Report: Police spending in Wisconsin has risen but still less than education, welfare programs

Report: Police spending in Wisconsin has risen but still less than education, welfare programs

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Protesters painted "defund police" in giant letters on Martin Luther King Jr. Boulevard in Madison on June 8. The street leads from the state Capitol to Monona Terrace, passing between the Madison Municipal Building and City-County Building, at top.   

Spending on law enforcement in Wisconsin made up a slightly larger percentage of city budgets in 2018 than it did more than 30 years ago, even as crime overall declined during that period, according to a report issued Monday.

At the same time, spending on police ranks far behind the amount in local tax dollars going to K-12 education and public welfare programs.

The report by the nonpartisan Wisconsin Policy Forum comes amid nationwide protests against what some see as an epidemic of brutality and racism in law enforcement after the May 25 death of George Floyd in Minneapolis police custody, and as some protesters call to “defund police” — although with different ideas about what exactly that means.

The Policy Forum looked at reports published by the state Department of Revenue starting in 1986 and found that “law enforcement spending per capita by Wisconsin municipalities rose faster than both inflation and municipal spending overall.” In particular, law enforcement spending made up 17.8% of total municipal spending in 1986 but 20% in 2018, although the latter figure was down from a high of 22.1% in 2013.

Crime over that same period was down by nearly 55%, although the entire decrease is attributable to a sharp decline in property crimes. Violent crime — such as murder, rape and aggravated assault — actually increased from 258 offenses per 100,000 people in 1986 in Wisconsin to 295 per 100,000 in 2018.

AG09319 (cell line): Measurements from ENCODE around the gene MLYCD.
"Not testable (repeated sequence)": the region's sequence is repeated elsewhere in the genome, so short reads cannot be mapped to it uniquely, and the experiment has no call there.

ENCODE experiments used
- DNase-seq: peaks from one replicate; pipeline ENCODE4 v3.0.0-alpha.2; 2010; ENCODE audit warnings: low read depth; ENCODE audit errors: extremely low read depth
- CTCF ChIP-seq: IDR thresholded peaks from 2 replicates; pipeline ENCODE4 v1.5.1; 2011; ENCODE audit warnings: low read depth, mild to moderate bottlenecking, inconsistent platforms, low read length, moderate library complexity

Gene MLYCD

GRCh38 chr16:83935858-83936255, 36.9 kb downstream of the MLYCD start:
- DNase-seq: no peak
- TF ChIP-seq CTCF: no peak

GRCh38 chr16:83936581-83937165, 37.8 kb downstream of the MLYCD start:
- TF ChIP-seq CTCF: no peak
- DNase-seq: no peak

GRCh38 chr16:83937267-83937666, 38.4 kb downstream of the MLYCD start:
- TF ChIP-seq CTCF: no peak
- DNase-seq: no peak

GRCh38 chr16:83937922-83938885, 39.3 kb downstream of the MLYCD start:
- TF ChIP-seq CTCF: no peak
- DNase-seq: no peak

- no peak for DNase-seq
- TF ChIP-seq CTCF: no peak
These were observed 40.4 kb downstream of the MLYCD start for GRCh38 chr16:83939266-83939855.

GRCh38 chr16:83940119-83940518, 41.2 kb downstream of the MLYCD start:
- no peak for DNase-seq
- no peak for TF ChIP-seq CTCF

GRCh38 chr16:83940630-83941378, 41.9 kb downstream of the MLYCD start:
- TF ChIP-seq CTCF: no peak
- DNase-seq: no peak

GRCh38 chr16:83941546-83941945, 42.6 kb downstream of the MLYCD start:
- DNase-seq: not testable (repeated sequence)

In Wisconsin and 22 other states, spending on city police makes up the largest share of city budgets, and for 18 other states it’s the second-largest expenditure, according to the report. But the Policy Forum also noted that in comparison with all other forms of local government spending in Wisconsin, policing ranks third behind public K-12 education — which cost about $10 billion in tax dollars in 2017 — and public welfare programs.

In Madison, the number of sworn police officers rose by about 5.4% to 482 from 2015 to 2020, according to the Policy Forum, or in line with the growth in the city’s population. It also looked at FBI data for Wisconsin’s 10 largest cities and found that “while police staffing levels in those cities generally increased during the past decade, they have not necessarily kept pace with the growth in population.”

“While six of the 10 cities saw slight overall increases in their sworn staff, only three — Racine, Oshkosh and Janesville — increased their per-capita levels,” the report said.

Photos: Madison protesters stand against police brutality with “Glow in the Dark March”

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